The word ‘theatre’ comes from the Greek word ‘teatron’: meaning a space for beholding.
The architecture of the Renaissance anatomy theatre is designed as a circle in which the cadaver on the slab becomes the central point and focus. This is no coincidence. The idea of anatomical science at the time was not to deny God, on the contrary: it was to reveal the Divine maker. Thus, the space in which anatomy was performed in itself reflected a theology in which the (dead) human body being parsed and revealed by the anatomist describes in fact a sacred relationship between flesh, order, knowledge and God.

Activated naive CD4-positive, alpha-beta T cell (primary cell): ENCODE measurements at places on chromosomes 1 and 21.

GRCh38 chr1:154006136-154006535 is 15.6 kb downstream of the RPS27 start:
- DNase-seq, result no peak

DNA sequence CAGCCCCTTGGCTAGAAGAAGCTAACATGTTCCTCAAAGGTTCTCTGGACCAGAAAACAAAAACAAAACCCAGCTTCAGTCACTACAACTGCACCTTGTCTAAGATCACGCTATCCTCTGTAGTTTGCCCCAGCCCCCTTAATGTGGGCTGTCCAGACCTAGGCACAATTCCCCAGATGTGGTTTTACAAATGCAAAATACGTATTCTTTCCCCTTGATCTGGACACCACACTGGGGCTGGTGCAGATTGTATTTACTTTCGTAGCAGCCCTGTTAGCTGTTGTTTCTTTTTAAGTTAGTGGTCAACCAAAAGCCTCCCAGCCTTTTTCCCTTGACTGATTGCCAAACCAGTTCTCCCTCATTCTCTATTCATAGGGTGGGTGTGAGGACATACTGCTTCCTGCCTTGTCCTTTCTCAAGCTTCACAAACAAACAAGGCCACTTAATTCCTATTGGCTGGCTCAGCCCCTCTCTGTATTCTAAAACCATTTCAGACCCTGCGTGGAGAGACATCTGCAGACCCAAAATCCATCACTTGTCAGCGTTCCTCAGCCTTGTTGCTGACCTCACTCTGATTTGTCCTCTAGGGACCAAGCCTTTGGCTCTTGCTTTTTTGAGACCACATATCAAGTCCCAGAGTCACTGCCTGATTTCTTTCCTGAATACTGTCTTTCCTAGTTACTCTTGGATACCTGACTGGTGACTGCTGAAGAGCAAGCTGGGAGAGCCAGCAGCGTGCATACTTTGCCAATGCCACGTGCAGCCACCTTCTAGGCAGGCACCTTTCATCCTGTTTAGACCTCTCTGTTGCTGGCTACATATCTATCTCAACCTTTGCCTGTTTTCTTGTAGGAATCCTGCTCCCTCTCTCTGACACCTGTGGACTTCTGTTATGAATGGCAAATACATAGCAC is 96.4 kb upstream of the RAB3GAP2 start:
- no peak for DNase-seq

“The theatre of the world and the theatre of the body are met in the anatomy theatre” (Sawday p.107)